Last edited by Fleegle; 26, November 2008, 08:21 PM.
      Don't Stop Believing

      http://youtube.com/watch?v=rnT7nYbCSvM

      Comment


      • #4
        Re: Pensions

        Actually I think you will find that many companies offer stakeholder pensions where the employer makes no contribution at all. Some offer 3+3 that I am aware of.
        http://uk.youtube.com/watch?v=Hmbyj0XFUhA

        Comment


        • #5
          Re: Pensions

          My fund is shrinking so fast that I'm terrified to put anything more in!

          Comment


          • #6
            Re: Pensions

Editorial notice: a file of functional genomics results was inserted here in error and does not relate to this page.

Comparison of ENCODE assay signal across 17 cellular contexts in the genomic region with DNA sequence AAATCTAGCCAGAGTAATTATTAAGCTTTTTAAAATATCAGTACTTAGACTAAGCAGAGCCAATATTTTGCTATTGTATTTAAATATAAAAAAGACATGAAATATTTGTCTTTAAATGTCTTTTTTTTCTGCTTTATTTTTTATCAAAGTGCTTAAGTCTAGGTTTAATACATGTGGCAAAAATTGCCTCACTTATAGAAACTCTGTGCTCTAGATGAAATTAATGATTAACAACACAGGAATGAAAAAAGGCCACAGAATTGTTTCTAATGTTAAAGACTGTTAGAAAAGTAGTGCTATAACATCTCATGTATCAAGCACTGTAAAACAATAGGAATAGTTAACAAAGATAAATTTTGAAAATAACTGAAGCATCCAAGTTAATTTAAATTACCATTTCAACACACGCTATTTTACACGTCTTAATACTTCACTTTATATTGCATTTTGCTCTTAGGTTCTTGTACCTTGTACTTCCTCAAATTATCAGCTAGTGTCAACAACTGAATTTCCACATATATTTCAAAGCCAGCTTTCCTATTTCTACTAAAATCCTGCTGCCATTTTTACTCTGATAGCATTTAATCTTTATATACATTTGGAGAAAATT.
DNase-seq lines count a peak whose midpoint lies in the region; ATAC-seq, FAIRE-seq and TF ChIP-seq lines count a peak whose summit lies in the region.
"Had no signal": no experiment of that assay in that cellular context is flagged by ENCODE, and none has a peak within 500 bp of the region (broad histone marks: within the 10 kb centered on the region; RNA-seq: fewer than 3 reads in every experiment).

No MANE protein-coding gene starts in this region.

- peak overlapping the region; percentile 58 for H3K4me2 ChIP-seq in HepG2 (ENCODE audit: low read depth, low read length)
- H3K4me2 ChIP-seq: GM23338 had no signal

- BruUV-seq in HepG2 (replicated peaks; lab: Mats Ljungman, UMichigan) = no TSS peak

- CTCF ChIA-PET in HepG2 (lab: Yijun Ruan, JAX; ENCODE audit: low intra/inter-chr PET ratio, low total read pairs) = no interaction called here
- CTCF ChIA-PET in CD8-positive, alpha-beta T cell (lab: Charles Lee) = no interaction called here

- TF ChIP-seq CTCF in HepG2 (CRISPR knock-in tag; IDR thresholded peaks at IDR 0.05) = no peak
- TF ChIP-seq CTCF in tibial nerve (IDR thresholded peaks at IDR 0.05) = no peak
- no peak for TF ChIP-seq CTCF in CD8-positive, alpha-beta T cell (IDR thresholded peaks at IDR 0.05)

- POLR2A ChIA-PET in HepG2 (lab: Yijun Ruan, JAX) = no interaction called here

Unfortunately, it's usually pay the pension, or pay the taxman. Assuming things will improve, your continuing contribution will have bought you shares at a very low price......

            PS..Nice one Tony..there goes the future pension of ChopperT's prospective employee pharmacist....
            Don't Stop Believing

            http://youtube.com/watch?v=rnT7nYbCSvM

            Comment


            • #7
              Re: Pensions

              Originally posted by Fleegle View Post
              there goes the future pension of ChopperT's prospective employee pharmacist....
              how true, that's what i had in mind when reading the post
              [COLOR=Olive]xxxx They tried to break my back, but i survived. whatever doesn't kill you, will only makes you stronger xxxx
              [/COLOR]

              Comment


              • #8
                Re: Pensions